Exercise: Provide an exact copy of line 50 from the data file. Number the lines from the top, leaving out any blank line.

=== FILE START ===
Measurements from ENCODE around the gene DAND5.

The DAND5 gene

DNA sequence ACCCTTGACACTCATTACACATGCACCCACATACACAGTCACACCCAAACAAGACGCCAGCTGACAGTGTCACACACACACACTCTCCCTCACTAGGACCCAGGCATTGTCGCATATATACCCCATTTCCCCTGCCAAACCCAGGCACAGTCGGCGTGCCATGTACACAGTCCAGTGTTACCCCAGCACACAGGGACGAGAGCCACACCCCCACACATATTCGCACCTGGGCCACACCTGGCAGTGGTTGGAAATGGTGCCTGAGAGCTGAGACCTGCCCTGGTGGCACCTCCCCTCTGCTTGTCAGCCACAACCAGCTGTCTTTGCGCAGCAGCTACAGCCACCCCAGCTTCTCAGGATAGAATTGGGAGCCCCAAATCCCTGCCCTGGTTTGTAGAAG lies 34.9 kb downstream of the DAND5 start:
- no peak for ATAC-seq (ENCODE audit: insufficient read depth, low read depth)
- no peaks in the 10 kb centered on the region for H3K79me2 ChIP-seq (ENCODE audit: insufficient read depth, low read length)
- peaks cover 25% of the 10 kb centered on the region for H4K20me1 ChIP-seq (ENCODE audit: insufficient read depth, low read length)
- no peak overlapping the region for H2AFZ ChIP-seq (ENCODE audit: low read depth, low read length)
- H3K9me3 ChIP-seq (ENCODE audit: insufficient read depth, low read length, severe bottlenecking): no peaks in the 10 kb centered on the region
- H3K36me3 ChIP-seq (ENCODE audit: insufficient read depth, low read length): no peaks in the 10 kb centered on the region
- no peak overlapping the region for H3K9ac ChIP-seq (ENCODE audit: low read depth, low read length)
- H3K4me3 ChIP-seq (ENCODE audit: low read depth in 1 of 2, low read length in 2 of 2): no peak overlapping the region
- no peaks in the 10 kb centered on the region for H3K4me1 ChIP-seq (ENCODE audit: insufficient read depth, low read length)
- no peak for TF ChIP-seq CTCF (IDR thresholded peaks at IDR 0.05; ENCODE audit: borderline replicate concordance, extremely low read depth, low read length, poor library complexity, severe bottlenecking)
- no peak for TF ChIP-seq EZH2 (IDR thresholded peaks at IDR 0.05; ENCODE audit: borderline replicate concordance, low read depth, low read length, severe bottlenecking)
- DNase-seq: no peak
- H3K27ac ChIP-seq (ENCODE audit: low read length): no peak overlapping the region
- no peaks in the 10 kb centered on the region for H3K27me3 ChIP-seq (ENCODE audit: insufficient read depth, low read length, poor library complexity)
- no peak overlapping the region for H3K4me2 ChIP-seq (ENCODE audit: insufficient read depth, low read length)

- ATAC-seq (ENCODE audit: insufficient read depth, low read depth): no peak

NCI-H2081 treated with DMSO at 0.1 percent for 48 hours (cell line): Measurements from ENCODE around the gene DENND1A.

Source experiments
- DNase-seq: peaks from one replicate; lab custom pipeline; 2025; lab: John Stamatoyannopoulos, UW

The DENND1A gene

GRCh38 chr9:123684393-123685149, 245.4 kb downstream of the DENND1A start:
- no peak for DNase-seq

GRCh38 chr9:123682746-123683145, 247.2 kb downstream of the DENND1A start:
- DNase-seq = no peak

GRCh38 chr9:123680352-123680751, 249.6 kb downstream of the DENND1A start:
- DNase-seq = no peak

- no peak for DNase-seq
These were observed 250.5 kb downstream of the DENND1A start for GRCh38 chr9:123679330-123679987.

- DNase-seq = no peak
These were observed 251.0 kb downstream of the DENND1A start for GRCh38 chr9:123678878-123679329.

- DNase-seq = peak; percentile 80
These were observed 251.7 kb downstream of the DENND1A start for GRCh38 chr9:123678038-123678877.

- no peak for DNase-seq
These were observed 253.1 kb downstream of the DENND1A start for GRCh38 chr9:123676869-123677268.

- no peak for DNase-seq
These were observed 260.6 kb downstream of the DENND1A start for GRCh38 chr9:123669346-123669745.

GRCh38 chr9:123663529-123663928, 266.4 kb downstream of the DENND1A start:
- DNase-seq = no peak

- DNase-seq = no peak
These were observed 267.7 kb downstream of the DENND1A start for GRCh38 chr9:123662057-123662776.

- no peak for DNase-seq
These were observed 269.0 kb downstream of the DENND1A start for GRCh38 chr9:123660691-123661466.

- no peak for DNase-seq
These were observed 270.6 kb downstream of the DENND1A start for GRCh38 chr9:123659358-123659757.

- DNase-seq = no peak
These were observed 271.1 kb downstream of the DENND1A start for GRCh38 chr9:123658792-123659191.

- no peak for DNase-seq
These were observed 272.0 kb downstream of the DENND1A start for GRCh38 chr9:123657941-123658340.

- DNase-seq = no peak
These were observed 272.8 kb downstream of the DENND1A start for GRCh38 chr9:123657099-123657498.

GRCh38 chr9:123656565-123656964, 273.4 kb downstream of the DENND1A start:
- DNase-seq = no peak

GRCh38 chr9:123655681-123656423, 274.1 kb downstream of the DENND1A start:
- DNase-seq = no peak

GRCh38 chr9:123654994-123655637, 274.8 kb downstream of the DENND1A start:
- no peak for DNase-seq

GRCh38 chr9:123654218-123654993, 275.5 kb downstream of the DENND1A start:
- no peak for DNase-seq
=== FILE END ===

- no peak for DNase-seq